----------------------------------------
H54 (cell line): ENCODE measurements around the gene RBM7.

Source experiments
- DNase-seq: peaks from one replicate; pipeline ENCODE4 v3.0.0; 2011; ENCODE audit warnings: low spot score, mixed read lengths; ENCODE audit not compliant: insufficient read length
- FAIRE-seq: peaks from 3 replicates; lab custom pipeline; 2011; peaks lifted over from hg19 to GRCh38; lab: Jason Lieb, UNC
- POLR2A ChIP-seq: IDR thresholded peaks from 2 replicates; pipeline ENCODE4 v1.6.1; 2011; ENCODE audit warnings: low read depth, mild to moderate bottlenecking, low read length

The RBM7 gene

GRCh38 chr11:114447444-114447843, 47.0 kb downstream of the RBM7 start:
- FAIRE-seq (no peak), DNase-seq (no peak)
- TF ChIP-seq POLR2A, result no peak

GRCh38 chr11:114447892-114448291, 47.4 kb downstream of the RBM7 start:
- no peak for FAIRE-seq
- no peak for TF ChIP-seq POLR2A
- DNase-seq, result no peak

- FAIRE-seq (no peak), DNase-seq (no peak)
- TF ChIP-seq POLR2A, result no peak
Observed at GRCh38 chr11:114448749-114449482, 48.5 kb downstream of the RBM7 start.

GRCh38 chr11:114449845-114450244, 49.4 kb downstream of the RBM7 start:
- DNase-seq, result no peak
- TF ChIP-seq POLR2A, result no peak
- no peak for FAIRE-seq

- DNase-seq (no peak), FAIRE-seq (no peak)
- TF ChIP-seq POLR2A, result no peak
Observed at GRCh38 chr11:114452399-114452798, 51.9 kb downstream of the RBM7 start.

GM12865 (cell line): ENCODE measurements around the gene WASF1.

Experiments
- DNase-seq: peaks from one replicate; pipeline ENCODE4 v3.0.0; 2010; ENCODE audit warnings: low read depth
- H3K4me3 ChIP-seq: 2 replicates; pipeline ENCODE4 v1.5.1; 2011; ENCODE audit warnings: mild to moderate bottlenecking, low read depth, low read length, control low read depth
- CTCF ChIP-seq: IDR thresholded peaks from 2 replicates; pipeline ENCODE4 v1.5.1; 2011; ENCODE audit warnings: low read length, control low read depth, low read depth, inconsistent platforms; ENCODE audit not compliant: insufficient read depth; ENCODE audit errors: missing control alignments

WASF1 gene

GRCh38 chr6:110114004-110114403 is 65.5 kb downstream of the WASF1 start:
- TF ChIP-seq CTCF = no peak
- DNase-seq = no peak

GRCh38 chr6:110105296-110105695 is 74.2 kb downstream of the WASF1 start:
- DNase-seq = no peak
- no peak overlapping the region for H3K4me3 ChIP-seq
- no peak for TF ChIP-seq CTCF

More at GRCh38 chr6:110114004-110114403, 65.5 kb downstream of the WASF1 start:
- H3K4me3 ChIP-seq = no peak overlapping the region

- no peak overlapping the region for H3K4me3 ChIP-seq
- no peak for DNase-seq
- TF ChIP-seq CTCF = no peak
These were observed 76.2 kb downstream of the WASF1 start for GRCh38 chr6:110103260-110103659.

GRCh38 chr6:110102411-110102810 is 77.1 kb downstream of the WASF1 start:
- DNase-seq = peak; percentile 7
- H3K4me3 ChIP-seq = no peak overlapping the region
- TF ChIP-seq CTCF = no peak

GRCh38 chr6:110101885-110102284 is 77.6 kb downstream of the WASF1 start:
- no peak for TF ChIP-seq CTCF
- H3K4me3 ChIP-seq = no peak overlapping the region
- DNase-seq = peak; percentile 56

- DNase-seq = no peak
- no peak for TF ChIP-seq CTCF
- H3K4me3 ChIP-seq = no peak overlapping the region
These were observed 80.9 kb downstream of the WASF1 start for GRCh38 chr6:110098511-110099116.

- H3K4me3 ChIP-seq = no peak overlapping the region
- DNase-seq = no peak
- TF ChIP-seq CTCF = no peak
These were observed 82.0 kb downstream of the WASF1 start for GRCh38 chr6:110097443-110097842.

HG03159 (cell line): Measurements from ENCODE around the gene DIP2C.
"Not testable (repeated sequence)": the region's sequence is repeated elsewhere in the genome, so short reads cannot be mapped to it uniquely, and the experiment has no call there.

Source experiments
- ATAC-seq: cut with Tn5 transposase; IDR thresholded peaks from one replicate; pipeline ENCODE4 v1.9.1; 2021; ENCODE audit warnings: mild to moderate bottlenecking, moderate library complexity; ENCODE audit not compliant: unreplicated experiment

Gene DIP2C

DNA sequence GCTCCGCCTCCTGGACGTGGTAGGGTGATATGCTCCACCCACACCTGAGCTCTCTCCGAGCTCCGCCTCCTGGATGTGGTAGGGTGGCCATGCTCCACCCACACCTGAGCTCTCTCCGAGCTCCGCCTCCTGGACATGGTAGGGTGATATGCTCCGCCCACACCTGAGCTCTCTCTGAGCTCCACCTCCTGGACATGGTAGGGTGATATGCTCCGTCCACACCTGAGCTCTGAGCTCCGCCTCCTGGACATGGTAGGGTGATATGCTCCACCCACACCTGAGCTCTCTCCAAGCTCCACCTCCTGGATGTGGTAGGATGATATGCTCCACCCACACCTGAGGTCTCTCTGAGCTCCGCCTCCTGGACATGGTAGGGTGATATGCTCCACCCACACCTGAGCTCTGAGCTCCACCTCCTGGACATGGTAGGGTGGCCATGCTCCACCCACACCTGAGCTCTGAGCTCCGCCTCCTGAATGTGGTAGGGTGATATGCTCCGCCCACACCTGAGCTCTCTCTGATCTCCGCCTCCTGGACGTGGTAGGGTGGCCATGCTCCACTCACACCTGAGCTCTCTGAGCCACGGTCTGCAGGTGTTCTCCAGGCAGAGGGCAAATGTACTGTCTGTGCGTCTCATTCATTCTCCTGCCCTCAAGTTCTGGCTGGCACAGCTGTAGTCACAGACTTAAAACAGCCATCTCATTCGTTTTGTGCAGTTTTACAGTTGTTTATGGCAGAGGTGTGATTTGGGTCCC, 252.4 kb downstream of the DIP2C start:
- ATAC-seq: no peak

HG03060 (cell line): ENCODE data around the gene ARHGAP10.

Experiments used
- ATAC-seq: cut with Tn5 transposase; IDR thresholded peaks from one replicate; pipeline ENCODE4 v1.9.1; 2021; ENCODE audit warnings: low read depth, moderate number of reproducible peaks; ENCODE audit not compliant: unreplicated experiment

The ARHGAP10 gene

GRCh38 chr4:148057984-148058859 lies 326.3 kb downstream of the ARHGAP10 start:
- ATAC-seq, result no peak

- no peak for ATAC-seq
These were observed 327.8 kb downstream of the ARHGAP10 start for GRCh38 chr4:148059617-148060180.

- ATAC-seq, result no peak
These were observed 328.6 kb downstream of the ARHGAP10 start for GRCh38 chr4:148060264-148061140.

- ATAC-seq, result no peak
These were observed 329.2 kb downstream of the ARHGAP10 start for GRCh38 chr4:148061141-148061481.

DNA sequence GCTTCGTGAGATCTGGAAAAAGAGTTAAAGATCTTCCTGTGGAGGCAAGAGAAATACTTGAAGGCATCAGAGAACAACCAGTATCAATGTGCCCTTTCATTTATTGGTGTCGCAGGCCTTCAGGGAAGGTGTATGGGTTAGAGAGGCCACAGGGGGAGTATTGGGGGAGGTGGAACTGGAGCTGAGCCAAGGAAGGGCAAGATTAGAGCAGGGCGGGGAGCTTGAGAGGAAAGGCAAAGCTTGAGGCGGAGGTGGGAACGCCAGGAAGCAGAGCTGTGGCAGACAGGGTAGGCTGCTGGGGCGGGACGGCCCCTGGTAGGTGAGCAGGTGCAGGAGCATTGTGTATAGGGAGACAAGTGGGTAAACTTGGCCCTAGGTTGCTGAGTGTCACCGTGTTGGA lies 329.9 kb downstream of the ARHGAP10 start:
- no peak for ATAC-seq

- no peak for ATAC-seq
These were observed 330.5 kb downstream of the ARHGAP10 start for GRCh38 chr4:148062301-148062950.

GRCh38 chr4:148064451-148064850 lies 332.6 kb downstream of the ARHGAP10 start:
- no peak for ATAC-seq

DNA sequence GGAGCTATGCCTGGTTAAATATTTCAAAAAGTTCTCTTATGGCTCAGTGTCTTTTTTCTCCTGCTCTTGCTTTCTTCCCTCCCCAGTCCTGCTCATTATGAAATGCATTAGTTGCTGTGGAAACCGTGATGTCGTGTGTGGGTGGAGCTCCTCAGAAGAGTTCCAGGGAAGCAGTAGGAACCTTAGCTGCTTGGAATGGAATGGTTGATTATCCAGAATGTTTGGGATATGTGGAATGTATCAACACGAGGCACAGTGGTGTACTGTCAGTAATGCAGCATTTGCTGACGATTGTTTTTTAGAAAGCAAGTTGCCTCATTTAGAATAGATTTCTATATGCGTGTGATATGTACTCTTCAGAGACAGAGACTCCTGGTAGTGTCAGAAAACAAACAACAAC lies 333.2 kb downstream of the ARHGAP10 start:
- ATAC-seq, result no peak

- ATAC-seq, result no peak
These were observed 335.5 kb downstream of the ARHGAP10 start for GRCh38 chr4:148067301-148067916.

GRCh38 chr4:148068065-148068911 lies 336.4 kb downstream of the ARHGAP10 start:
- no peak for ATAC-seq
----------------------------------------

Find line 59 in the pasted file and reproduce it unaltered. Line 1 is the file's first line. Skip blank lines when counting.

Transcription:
HG03159 (cell line): Measurements from ENCODE around the gene DIP2C.